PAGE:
Saving Data from Forms into SharePoint List with Power Automate

In this post I’ll show how you can capture data with Microsoft Forms and store it in a SharePoint list. We’ll configure a Power Automate flow that will connect Forms and SharePoint.

I’ve previously wrote about a scenario when we were receiving a feedback from users on intranet, using Forms, a PowerAutomate flow and an Excel file as a data storage. This scenario is similar, but this time we’ll be using a SharePoint list to store the data.

Creating Form

Let’s start by creating a form. I would like to capture the following information about an employee: full name, email, job title, and contract end date.

Here’s how the final form looks like: form

Now uses can submit data with this form.

We can additionally modify the form’s settings to control who can submit data, add notifications, change colors. Also we can add multilingual support: form settings

Configure SharePoint list

Next, let’s create a new SharePoint list. I will rename the existing Title column into Full name, and will add the rest of the columns: e-mail, job title, and contract end date. list Now we’ve got a place to store the data.

Create Flow

Now we need to connect our form and list. I’ll create a new flow that will do that. Here’s how the flow looks like: list

The flow starts on new data submission in the form. It will get the values provided and create a new item in a target list.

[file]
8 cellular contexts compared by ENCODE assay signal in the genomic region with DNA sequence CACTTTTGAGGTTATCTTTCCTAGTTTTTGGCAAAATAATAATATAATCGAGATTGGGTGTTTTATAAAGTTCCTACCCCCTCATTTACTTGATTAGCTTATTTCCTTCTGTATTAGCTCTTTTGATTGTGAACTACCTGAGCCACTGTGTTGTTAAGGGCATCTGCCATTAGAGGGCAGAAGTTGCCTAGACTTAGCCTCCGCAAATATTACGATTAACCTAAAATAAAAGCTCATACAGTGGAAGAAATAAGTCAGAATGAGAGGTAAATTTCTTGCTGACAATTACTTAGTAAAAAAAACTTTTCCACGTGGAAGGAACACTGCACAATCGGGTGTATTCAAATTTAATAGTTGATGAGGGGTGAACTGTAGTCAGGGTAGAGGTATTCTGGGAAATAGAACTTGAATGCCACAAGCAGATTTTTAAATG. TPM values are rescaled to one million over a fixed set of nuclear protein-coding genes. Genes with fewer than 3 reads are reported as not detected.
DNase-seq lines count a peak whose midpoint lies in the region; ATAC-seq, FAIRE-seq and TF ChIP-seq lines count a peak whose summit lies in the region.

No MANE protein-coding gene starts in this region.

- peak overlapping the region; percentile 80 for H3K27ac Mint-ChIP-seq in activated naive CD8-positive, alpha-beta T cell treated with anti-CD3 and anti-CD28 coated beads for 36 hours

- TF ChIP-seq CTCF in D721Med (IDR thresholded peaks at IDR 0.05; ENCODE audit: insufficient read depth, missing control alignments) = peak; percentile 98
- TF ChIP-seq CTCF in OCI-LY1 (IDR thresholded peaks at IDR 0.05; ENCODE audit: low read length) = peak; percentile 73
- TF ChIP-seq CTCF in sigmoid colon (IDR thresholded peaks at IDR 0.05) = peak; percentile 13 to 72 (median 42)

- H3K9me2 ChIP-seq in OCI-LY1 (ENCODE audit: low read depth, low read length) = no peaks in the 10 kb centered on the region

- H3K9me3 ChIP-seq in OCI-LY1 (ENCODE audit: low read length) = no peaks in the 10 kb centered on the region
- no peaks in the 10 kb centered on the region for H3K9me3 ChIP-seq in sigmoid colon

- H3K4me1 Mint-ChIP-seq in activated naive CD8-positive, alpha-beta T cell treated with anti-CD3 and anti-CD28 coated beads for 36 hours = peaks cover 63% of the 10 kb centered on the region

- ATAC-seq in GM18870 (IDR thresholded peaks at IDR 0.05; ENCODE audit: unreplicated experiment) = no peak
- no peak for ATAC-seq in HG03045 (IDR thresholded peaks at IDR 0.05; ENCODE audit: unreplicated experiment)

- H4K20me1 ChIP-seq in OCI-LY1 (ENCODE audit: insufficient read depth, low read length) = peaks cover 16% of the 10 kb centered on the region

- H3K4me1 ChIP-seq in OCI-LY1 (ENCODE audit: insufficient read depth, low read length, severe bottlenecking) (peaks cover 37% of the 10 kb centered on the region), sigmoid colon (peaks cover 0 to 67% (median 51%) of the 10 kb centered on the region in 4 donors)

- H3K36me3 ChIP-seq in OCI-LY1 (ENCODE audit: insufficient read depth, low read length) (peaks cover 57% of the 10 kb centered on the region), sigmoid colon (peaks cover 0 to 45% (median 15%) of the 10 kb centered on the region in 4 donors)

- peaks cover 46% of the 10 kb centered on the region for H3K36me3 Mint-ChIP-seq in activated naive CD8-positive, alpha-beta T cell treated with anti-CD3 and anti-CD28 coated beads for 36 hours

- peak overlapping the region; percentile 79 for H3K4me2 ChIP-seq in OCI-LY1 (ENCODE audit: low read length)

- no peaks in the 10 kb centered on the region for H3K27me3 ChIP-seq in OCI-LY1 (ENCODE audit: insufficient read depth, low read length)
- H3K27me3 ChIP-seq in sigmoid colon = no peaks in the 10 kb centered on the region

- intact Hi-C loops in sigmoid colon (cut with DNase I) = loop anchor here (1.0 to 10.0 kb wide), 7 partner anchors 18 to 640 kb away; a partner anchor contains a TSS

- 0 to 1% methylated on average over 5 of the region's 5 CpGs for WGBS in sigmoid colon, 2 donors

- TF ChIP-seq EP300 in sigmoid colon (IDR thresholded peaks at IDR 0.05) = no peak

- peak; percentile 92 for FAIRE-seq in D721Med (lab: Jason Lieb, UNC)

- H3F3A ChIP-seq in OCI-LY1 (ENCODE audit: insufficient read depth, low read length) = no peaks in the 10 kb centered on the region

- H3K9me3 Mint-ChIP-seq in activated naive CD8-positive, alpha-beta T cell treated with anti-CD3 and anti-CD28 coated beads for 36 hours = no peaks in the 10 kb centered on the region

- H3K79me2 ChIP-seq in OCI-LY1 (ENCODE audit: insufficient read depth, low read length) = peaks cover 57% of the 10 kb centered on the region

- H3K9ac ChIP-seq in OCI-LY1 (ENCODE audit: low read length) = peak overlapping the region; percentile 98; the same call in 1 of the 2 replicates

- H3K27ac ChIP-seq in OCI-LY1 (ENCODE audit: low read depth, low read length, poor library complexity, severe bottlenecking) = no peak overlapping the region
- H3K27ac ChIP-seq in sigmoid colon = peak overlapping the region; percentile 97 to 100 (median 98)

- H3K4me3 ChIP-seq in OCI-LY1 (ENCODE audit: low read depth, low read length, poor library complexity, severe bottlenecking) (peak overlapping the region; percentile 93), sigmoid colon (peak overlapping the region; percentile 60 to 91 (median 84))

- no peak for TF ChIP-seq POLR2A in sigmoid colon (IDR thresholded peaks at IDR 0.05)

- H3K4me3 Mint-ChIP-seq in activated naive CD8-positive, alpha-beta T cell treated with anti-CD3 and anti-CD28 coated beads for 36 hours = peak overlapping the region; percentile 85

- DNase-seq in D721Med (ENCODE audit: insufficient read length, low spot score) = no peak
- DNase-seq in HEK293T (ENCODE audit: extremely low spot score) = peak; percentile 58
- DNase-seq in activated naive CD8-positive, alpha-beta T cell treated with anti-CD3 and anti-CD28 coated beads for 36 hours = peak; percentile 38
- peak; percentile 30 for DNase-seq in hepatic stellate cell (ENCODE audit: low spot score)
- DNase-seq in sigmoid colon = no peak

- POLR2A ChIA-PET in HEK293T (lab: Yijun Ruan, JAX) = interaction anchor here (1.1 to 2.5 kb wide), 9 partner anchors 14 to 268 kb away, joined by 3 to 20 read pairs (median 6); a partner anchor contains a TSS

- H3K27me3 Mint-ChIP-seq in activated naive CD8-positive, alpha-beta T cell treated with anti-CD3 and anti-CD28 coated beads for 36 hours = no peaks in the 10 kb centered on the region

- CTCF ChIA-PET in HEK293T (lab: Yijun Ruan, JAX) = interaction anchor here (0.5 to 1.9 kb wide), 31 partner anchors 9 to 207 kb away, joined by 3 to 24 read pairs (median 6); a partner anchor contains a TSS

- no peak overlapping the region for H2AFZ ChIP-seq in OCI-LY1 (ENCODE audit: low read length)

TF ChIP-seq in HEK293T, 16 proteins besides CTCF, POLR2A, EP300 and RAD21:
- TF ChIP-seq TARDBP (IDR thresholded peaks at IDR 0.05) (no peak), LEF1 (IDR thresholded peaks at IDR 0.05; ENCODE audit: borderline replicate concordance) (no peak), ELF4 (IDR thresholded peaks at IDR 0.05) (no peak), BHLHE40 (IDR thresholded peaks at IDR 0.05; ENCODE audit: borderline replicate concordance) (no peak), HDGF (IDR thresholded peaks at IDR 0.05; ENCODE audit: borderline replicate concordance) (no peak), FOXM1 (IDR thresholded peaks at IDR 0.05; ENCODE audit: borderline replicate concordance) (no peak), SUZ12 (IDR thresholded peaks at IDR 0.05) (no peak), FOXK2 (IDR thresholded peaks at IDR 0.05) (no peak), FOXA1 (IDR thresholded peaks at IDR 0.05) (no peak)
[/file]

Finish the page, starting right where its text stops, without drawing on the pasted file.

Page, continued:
There is an additional Compose action that takes the Contract end date value which later is used in the Create Item action. This is needed as the value for the contract end date is not shown as the dynamic content for the SharePoint Contract end date column.

Also note that there is an additional action at the bottom, right after creating an item in SharePoint. This action will run if inserting in a SharePoint list will fail. This way the process owner will get notified about problems and will handle them.

Improving solution

We have implemented a basic scenario that captures some data with Forms and saves it to a SharePoint list.

There are additional steps that can be performed to improve the solution:

  • Define and configure access permissions for the list. Only users involved in a process should be able to access it.
  • Make the form and the list available for users: email a link to a form or share in Teams, add a link to a list to a navigation menu.
  • Add approval or notification flows for the list. For example, we can notify list owners about new and modified items or request approval for new items.
  • Configure default and additional views for the list depending on a scenario.
  • Configure column sorting, filtering and formatting as needed. For example, we can highlight contract end dates that are due soon.

Also remember that an automated process requires an owner that will be supporting the process, and that the process and its configuration should be documented properly.

Controlling SharePoint Framework Package Size